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Justices: COA overreached on reversing trial court custody ruling

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The Court of Appeals got it wrong when it reversed a trial court custody modification in favor of a child’s father, the Indiana Supreme Court ruled Tuesday in one of the first opinions joined by Justice Loretta Rush.

“We reiterate that in family law matters, trial courts are afforded considerable deference. Here, the trial court’s judgment was well supported by the findings, and neither the judgment nor the findings were clearly erroneous,” Justice Steven David wrote in a 5-0 decision in D.C. v. J.A.C., 32S04-1206-DR-349. “Applying the highly deferential standard of review, we affirm the trial court.”

The case involved mother D.C. and father J.A.C. After the couple divorced in 2008, they had an agreement for shared custody of a son born in 2003. In July 2010, the mother filed a motion to relocate, and while the motion was pending, she moved to Tennessee, where she had secured a better-paying job in the medical profession.

The trial court ultimately granted the father’s motion to modify custody and prevent child’s relocation, awarding him primary custody and allowing the mother visitation during school breaks and when she was in central Indiana. D.C. moved back to Indiana and appealed.

The trial court held that it was in the child’s best interests to remain in the state because of the father’s significant involvement in his daily activities and education, as well as the involvement of the child’s extended family.

A panel of the Court of Appeals overturned the trial court’s best-interest findings based in part on the mother’s improved employment and salary increase. But the justices said the appellate court erred by not showing proper deference to the trial court’s best-interest findings.

“The trial court conducted the evidentiary hearing over two days. It heard the testimony of ten witnesses, including the [guardian ad litem], who testified that he believed relocation was not in the best interest of child,” David wrote.

“Contrary to the Court of Appeals’ assertion, the trial court here did not base its conclusion that relocation was not in the best interest of child solely on the fact that father would not have as much contact with child. We agree with the Court of Appeals that there is no blanket rule that a relocation that deprives a parent of time with a child is always against the best interest of the child. But a trial court can, and in fact must, take into account the child’s relationship with parents,” according to the ruling.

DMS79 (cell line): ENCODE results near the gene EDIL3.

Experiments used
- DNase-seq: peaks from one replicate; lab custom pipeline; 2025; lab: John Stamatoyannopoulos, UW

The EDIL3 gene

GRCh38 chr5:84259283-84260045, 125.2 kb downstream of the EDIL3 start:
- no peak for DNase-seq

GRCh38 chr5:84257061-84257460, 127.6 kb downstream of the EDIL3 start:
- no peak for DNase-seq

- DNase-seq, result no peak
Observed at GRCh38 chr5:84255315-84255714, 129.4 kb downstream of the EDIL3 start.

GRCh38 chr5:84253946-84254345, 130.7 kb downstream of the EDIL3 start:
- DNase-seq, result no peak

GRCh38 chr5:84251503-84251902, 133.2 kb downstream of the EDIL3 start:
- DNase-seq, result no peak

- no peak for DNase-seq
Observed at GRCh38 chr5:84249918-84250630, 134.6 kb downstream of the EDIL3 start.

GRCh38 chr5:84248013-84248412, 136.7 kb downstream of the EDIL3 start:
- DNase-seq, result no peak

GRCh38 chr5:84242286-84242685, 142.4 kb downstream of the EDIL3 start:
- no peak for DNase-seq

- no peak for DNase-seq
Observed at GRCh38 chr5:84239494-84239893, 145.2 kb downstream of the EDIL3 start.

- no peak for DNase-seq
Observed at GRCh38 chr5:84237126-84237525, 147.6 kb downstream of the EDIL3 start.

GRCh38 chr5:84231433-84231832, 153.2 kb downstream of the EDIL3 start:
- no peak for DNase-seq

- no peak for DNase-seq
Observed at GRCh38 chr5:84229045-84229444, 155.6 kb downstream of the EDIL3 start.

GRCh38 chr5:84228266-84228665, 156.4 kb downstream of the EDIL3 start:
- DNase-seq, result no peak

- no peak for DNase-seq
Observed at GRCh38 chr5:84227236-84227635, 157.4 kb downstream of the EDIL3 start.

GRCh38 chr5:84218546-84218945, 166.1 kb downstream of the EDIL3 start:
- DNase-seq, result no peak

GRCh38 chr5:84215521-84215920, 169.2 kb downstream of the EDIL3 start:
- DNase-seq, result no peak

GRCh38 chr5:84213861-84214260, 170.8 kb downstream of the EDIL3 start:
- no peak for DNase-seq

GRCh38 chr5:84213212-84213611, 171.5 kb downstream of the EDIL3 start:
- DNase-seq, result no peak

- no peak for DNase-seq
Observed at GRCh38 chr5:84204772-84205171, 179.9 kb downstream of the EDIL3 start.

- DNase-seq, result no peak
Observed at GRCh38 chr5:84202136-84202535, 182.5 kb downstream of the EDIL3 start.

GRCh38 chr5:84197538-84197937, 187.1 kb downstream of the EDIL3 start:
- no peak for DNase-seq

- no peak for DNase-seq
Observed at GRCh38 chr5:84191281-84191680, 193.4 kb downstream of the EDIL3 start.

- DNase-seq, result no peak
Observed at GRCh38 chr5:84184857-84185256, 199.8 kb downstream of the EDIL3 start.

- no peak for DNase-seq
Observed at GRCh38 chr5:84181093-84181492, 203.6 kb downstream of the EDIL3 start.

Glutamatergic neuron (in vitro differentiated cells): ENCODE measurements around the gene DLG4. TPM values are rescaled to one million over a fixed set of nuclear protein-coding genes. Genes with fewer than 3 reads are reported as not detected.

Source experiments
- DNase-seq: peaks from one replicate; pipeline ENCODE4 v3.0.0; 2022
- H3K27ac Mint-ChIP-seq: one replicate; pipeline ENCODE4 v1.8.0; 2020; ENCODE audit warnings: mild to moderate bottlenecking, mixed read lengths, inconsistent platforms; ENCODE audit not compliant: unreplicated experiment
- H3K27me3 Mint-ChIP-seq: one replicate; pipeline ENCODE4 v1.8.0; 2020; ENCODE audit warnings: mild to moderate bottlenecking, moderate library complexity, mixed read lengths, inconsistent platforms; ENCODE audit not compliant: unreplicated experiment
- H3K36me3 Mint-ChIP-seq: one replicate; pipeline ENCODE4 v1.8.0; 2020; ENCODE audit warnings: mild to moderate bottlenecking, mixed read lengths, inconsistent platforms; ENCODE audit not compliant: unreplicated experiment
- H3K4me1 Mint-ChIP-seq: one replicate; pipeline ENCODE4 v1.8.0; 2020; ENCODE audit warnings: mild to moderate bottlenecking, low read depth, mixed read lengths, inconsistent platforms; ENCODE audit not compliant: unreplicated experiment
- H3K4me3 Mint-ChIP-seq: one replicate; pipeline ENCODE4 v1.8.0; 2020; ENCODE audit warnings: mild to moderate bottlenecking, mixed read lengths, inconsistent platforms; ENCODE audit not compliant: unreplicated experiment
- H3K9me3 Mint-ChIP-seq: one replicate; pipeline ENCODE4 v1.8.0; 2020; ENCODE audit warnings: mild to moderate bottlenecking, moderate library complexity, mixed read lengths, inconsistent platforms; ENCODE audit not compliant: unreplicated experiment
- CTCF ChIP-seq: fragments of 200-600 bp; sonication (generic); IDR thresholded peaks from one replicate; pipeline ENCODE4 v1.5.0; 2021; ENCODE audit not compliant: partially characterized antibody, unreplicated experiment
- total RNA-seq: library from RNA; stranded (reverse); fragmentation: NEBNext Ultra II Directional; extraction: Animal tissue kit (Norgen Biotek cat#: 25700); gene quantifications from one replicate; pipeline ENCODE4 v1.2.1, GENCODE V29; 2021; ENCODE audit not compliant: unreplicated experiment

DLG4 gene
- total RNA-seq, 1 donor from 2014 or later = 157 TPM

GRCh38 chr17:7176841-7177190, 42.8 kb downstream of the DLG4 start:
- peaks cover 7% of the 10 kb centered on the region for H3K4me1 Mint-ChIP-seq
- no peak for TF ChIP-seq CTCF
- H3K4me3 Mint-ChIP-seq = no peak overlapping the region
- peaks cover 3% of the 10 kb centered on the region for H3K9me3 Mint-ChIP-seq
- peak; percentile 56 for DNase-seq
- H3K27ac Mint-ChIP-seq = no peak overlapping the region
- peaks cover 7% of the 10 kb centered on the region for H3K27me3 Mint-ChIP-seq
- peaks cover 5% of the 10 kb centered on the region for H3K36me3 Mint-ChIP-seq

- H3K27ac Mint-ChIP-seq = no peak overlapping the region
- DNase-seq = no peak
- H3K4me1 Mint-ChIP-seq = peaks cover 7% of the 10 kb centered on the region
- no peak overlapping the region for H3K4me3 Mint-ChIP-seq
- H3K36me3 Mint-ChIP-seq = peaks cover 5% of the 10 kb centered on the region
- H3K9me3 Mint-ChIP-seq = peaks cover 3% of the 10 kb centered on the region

“Although an appellate court in this case may be able to reach a different conclusion from that of the trial court, doing so would involve reweighing the evidence, which is not permitted.”   

 

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  1. Whether you support "gay marriage" or not is not the issue. The issue is whether the SCOTUS can extract from an unmentionable somewhere the notion that the Constitution forbids government "interference" in the "right" to marry. Just imagine time-traveling to Philadelphia in 1787. Ask James Madison if the document he and his fellows just wrote allowed him- or forbade government to "interfere" with- his "right" to marry George Washington? He would have immediately- and justly- summoned the Sergeant-at-Arms to throw your sorry self out into the street. Far from being a day of liberation, this is a day of capitulation by the Rule of Law to the Rule of What's Happening Now.

  2. With today's ruling, AG Zoeller's arguments in the cases of Obamacare and Same-sex Marriage can be relegated to the ash heap of history. 0-fer

  3. She must be a great lawyer

  4. Ind. Courts - "Illinois ranks 49th for how court system serves disadvantaged" What about Indiana? A story today from Dave Collins of the AP, here published in the Benton Illinois Evening News, begins: Illinois' court system had the third-worst score in the nation among state judiciaries in serving poor, disabled and other disadvantaged members of the public, according to new rankings. Illinois' "Justice Index" score of 34.5 out of 100, determined by the nonprofit National Center for Access to Justice, is based on how states serve people with disabilities and limited English proficiency, how much free legal help is available and how states help increasing numbers of people representing themselves in court, among other issues. Connecticut led all states with a score of 73.4 and was followed by Hawaii, Minnesota, New York and Delaware, respectively. Local courts in Washington, D.C., had the highest overall score at 80.9. At the bottom was Oklahoma at 23.7, followed by Kentucky, Illinois, South Dakota and Indiana. ILB: That puts Indiana at 46th worse. More from the story: Connecticut, Hawaii, Minnesota, Colorado, Tennessee and Maine had perfect 100 scores in serving people with disabilities, while Indiana, Georgia, Wyoming, Missouri and Idaho had the lowest scores. Those rankings were based on issues such as whether interpretation services are offered free to the deaf and hearing-impaired and whether there are laws or rules allowing service animals in courthouses. The index also reviewed how many civil legal aid lawyers were available to provide free legal help. Washington, D.C., had nearly nine civil legal aid lawyers per 10,000 people in poverty, the highest rate in the country. Texas had the lowest rate, 0.43 legal aid lawyers per 10,000 people in poverty. http://indianalawblog.com/archives/2014/11/ind_courts_illi_1.html

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